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- DescriptionThis book offers an alternative interpretation of pre-Civil War England, challenging the standard narrative that English presbyterianism was successfully extinguished from the late sixteenth century until its prominent public resurgence during the English Civil War.
From their emergence in the 1570s, English presbyterians posed a threat to the Church of England, and, in 1592, the English crown arrested the leaders of the presbyterian movement. Ha shows that, during the ensuing half century of apparent silence, English presbyterians remained continually active. They made a concerted effort, for example, to build an alliance with common lawyers against episcopal authority. Yet they also sought to prove the compatibility of their church government with royal supremacy. They agitated for further reformation of the Church of England, but by the early seventeenth century they had contributed to the birth of 'independency' and to puritan appeals to neo-Roman views of liberty.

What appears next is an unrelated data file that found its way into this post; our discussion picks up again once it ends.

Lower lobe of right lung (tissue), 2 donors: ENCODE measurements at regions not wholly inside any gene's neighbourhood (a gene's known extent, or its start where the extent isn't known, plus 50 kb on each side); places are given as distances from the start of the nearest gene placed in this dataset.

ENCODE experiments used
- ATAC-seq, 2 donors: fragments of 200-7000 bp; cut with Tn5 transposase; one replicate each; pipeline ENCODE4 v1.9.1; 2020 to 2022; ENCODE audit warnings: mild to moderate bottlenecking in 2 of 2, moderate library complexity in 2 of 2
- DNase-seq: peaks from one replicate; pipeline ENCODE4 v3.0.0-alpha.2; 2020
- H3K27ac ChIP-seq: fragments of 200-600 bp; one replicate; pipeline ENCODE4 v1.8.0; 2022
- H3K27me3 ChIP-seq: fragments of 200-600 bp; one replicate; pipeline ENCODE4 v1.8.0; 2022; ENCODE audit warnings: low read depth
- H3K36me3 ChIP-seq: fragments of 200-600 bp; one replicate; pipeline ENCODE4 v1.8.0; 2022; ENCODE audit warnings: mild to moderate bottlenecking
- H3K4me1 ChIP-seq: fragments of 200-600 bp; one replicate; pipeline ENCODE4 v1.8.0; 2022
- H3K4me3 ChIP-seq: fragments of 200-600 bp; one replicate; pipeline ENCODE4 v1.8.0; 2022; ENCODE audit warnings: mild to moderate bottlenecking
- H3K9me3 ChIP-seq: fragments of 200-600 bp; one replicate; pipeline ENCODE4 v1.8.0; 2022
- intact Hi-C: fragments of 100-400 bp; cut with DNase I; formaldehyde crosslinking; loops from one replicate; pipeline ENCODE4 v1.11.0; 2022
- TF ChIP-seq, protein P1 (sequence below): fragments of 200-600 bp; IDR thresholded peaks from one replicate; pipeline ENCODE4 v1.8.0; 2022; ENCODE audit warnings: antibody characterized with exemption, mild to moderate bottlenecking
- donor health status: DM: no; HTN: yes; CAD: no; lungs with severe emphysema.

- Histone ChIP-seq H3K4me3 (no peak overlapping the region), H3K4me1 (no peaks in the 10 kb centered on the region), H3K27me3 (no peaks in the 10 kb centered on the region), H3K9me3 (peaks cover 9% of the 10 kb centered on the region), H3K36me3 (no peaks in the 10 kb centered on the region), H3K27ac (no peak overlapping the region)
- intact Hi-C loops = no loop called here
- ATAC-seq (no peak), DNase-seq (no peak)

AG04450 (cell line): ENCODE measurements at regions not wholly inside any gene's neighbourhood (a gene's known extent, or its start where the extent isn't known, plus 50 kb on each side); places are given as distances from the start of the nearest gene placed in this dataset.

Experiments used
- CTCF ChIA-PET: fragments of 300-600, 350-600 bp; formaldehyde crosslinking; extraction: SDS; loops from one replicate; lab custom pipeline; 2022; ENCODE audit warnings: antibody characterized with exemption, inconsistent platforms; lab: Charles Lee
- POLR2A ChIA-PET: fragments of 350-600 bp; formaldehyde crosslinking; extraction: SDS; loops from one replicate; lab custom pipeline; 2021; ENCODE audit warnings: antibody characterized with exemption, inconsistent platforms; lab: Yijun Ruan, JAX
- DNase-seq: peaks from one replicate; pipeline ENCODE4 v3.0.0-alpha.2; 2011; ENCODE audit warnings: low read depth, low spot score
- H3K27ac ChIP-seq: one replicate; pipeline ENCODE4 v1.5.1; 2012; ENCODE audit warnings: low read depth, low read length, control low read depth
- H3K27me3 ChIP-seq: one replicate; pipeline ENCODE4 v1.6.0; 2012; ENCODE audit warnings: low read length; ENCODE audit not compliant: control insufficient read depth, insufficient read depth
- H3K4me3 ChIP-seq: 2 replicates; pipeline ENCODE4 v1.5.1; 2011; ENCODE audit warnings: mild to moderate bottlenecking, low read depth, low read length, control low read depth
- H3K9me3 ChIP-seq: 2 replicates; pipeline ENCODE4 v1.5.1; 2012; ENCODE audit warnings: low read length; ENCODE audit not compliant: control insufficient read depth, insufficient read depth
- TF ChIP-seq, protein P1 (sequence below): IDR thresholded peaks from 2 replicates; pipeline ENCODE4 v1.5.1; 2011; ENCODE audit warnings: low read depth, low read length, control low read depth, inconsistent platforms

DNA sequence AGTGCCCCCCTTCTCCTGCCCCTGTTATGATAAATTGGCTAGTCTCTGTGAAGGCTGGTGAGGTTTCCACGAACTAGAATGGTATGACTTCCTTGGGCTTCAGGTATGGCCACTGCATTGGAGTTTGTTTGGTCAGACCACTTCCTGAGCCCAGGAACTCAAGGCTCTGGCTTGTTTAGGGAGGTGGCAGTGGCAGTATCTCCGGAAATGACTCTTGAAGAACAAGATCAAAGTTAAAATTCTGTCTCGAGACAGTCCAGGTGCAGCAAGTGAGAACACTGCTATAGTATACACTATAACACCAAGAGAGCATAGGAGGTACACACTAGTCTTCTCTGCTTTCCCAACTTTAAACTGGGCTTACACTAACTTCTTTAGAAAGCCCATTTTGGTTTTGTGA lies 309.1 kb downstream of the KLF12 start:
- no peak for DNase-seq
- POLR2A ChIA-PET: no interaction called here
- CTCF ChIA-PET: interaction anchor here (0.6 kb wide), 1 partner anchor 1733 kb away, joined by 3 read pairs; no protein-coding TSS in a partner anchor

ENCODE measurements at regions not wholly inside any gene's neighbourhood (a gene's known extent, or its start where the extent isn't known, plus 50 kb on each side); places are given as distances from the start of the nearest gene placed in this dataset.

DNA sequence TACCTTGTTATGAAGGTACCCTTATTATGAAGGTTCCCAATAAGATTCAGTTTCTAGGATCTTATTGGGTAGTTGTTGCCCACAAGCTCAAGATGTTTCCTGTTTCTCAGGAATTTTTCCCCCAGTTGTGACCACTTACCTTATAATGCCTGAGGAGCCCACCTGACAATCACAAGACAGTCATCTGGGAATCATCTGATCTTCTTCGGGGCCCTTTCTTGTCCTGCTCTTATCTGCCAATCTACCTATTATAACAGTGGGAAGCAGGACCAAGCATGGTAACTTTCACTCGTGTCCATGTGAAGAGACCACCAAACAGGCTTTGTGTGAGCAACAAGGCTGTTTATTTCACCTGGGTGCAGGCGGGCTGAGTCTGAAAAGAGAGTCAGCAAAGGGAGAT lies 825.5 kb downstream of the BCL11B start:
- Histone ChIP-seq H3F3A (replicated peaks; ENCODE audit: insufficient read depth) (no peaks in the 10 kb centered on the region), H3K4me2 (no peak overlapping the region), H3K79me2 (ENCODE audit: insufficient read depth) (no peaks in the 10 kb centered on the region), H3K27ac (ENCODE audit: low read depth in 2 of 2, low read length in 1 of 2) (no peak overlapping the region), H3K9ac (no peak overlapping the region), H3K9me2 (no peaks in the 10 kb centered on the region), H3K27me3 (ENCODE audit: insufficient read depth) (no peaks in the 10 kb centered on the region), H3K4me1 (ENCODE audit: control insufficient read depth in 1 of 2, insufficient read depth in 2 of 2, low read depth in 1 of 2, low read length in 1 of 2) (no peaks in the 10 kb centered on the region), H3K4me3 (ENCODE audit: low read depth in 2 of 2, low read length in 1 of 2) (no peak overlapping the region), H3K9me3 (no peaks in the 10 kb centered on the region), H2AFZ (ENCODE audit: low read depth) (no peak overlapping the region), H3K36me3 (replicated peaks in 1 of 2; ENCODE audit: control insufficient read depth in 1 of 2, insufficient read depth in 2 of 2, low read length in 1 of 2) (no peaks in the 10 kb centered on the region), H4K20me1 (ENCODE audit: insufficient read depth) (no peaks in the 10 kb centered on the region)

- Author BiographyPolly Ha is Lecturer at the School of History, University of East Anglia. She is co-editor, with with Patrick Collinson, of The Reception of Continental Reformation in Britain (2010).
- Author(s)Polly Ha
- PublisherStanford University Press
- Date of Publication15/01/2011
- SubjectRegional History
- Place of PublicationPalo Alto
- Country of PublicationUnited States
- ImprintStanford University Press
- Content Note9 tables, 1 figure, 4 illustrations
- Weight558 g
- Width152 mm
- Height229 mm
- Spine28 mm
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